Examples of media
Image 1 shows a collage made of items of media related to the post. I hadn’t realised what a variety of patterns manufacturers use in the lining of ‘secretive’ envelopes. It’s very difficult to find postage stamps in use in Australia these days – largely because so much personal communication is electronic but also because commercial entities tend to use franking machines. Australia Post’s stamp designs were never as attractive as the Royal Mail. The predominant colours in this collection are the gold of the kraft paper envelope and the blue of the envelope linings and these do appeal so I’ll go with them for my colour scheme – perhaps a more Prussian blue, as well as the neutral colour of the brown paper and corrugated cardboard, and maybe some metallic gold.
Here is another example of an envelope lining (image 2) – I never dreamed until I took one apart that Tax Office envelopes contained what I take to be a representation of the Rainbow Serpent – a sacred ancestral being for many Aboriginal nations and language groups. What a pity the cultural appropriation has extended to chopping windows through the serpent’s head!
Items of stationery
Image 3 shows a photograph of some items of stationery I collected. Items which might bear further exploration in the context of this module include the concertina file in which I keep interesting papers; the portfolio thingy on the right of the photograph; the box of pens which is a repurposed soap box; the box of notelets next to the sticky tape and the folder of notelets on the left. Between the box and folder of notelets is a book with a woven spine I made in a workshop with Glenys Mann. I’m interested in book binding so am looking forward to exploring book forms later in this module. Image 4 shows some further ideas – magazine boxes holding textile magazines, and lever arch files where I store my completed module notes and printed feedback, and web resources which are useful enough to print and file (mostly from TextileArtist.org).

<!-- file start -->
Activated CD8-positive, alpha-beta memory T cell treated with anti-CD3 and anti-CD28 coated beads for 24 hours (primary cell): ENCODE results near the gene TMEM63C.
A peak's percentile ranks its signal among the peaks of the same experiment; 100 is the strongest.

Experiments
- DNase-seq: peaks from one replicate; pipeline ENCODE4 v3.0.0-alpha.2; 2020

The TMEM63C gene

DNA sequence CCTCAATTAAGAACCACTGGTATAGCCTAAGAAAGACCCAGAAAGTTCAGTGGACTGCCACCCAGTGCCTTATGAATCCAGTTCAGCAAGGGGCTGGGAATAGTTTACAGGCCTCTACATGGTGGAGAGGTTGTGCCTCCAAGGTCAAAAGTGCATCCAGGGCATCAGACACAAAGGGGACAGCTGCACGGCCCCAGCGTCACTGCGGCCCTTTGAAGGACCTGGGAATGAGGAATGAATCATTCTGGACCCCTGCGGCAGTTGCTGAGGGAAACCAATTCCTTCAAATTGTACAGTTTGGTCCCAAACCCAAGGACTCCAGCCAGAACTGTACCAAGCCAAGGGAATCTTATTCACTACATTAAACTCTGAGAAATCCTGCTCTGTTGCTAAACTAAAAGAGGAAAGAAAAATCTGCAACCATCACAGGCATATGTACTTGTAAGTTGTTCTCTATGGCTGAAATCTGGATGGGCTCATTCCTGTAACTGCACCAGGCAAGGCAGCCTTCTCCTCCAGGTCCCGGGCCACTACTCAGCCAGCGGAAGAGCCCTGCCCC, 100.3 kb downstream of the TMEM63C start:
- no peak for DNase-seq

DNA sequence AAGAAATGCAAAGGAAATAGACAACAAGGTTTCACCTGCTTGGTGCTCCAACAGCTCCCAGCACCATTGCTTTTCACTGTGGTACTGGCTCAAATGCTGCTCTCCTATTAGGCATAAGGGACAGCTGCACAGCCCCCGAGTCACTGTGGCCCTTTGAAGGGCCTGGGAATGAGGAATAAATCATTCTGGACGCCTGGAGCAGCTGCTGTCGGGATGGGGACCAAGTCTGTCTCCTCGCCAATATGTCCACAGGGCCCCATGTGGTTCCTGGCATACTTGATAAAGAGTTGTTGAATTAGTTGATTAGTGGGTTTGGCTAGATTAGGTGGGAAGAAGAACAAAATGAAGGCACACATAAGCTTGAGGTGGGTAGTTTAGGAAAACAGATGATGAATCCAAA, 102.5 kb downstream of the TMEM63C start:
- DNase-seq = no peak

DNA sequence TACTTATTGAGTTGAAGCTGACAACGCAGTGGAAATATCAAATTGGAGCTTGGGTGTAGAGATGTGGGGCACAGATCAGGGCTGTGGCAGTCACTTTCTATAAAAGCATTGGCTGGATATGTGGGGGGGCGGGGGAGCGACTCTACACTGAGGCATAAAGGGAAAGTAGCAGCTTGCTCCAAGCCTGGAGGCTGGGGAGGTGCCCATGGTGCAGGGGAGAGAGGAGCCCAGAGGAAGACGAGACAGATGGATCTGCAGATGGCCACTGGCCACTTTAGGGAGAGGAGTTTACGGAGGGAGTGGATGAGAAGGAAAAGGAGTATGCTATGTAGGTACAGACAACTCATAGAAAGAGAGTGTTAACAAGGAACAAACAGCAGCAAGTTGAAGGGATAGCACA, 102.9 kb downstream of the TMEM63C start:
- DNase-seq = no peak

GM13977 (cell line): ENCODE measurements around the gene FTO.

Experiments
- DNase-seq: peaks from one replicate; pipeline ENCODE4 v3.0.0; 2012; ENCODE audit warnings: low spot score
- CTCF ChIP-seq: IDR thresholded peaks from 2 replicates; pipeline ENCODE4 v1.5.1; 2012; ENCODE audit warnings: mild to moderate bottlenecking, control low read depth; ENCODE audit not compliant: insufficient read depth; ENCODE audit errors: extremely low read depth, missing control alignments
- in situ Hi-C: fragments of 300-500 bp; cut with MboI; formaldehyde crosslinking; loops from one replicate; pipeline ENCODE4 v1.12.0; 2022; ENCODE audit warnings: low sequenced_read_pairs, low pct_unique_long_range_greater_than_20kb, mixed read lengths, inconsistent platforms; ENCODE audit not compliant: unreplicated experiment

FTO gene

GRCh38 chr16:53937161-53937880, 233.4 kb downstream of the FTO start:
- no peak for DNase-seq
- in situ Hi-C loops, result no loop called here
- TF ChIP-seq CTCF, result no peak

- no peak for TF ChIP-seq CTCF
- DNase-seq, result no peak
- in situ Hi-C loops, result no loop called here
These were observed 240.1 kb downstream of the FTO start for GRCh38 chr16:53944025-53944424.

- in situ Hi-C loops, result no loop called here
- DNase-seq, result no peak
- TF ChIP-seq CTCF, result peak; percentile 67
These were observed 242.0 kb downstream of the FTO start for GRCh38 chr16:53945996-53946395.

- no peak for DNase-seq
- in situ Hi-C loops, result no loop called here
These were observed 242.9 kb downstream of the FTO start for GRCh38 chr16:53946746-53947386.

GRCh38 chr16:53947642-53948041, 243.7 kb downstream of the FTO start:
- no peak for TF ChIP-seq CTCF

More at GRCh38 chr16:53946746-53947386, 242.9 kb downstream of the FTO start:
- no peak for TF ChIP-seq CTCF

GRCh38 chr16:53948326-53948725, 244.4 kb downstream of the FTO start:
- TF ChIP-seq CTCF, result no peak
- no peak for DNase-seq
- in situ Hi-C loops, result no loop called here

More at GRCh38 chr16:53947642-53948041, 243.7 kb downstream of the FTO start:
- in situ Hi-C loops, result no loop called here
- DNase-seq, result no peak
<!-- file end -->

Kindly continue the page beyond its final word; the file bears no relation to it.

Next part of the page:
I made a couple of collages showing examples of different types and styles of lettering (images 5 and 6) – the first is composed predominantly of text from packaging (paper bags, labels, soap and food packaging) and the second, from cuttings from magazines and newspapers. What I found on the whole was that the styles of typography used tended to be more conservative than I was expecting. I suppose the designers are aiming primarily for legibility, in the context of whatever character or image they are aiming for for their particular product. The bookshop packaging, then tends to appear cultured and literate (serif fonts – I like Berkelouw’s B an W bookends); David Jones aims for a stylish vibe; Reid Cycles uses an italic sans font to convey speed and the City to Surf fun run is – well, about fun. I think the Jackman & McRoss, ‘artisan goods’, Annie Sloan and ‘amazing experiences’ probably have the greatest promise in terms of pattern and rhythm.
In the early 1970s, when my mother was in her mid-40s, she went to Sydney ‘Tech’ College for three years to retrain as a Showcard and Ticket Writer – a vocation which, sadly, has passed into history. When we were clearing out her house recently, we found an exercise book in which she had done a very similar exercise. I’ve reproduced a few of the pages in image 7.